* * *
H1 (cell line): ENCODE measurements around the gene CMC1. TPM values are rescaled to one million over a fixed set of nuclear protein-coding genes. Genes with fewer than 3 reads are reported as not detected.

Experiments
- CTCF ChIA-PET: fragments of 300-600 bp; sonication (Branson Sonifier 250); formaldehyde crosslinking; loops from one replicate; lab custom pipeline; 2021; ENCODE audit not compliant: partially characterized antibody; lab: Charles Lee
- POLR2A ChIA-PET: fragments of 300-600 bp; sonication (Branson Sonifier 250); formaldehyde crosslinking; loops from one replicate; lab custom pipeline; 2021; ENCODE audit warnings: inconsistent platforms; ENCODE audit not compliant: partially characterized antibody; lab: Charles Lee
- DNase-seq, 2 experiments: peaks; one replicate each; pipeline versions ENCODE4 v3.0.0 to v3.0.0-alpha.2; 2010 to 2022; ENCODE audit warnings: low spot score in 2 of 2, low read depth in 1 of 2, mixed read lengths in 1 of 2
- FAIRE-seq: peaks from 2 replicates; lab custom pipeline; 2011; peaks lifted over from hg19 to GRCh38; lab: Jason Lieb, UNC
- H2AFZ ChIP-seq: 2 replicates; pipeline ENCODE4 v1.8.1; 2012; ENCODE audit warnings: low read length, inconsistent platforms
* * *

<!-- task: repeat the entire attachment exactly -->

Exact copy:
H1 (cell line): ENCODE measurements around the gene CMC1. TPM values are rescaled to one million over a fixed set of nuclear protein-coding genes. Genes with fewer than 3 reads are reported as not detected.

Experiments
- CTCF ChIA-PET: fragments of 300-600 bp; sonication (Branson Sonifier 250); formaldehyde crosslinking; loops from one replicate; lab custom pipeline; 2021; ENCODE audit not compliant: partially characterized antibody; lab: Charles Lee
- POLR2A ChIA-PET: fragments of 300-600 bp; sonication (Branson Sonifier 250); formaldehyde crosslinking; loops from one replicate; lab custom pipeline; 2021; ENCODE audit warnings: inconsistent platforms; ENCODE audit not compliant: partially characterized antibody; lab: Charles Lee
- DNase-seq, 2 experiments: peaks; one replicate each; pipeline versions ENCODE4 v3.0.0 to v3.0.0-alpha.2; 2010 to 2022; ENCODE audit warnings: low spot score in 2 of 2, low read depth in 1 of 2, mixed read lengths in 1 of 2
- FAIRE-seq: peaks from 2 replicates; lab custom pipeline; 2011; peaks lifted over from hg19 to GRCh38; lab: Jason Lieb, UNC
- H2AFZ ChIP-seq: 2 replicates; pipeline ENCODE4 v1.8.1; 2012; ENCODE audit warnings: low read length, inconsistent platforms